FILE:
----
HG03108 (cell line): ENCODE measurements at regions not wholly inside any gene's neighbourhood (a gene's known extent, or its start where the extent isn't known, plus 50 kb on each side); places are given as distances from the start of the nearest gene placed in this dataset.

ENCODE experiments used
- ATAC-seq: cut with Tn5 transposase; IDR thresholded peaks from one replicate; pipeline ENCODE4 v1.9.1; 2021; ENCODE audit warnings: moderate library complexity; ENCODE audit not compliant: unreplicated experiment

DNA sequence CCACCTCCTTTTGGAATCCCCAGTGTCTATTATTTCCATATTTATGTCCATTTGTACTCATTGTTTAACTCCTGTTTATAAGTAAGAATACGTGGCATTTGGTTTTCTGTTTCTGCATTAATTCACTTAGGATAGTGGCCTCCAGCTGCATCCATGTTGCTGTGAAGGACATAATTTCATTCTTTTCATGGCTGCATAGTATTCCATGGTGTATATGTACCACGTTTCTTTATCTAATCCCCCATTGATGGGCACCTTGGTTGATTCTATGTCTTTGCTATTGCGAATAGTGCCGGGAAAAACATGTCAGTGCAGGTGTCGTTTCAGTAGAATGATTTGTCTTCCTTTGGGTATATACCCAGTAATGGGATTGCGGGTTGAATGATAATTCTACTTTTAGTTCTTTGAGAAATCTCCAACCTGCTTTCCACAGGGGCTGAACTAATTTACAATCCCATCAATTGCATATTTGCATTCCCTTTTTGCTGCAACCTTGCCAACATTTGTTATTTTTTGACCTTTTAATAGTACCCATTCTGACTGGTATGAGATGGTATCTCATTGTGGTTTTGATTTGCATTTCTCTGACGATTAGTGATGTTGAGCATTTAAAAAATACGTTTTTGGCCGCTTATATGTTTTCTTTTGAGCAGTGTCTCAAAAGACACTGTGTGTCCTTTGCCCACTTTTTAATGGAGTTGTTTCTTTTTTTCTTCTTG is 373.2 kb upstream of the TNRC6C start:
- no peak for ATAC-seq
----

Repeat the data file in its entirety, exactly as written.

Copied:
HG03108 (cell line): ENCODE measurements at regions not wholly inside any gene's neighbourhood (a gene's known extent, or its start where the extent isn't known, plus 50 kb on each side); places are given as distances from the start of the nearest gene placed in this dataset.

ENCODE experiments used
- ATAC-seq: cut with Tn5 transposase; IDR thresholded peaks from one replicate; pipeline ENCODE4 v1.9.1; 2021; ENCODE audit warnings: moderate library complexity; ENCODE audit not compliant: unreplicated experiment

DNA sequence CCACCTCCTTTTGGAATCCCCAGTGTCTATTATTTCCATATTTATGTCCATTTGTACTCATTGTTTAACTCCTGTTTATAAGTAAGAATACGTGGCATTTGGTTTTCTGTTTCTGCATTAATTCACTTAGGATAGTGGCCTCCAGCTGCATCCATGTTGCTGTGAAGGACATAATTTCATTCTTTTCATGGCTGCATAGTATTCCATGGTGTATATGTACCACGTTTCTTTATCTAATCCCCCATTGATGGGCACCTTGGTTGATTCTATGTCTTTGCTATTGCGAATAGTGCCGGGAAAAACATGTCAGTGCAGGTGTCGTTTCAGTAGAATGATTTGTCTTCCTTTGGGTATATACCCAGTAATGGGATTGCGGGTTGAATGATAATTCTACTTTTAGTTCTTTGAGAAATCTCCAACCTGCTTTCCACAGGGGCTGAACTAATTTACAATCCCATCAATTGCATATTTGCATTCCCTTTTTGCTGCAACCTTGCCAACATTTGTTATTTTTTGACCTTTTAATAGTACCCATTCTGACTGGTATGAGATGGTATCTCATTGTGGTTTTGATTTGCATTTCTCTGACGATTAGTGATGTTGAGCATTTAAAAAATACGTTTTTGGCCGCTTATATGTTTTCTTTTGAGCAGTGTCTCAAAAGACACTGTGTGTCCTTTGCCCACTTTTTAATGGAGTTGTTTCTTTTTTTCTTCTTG is 373.2 kb upstream of the TNRC6C start:
- no peak for ATAC-seq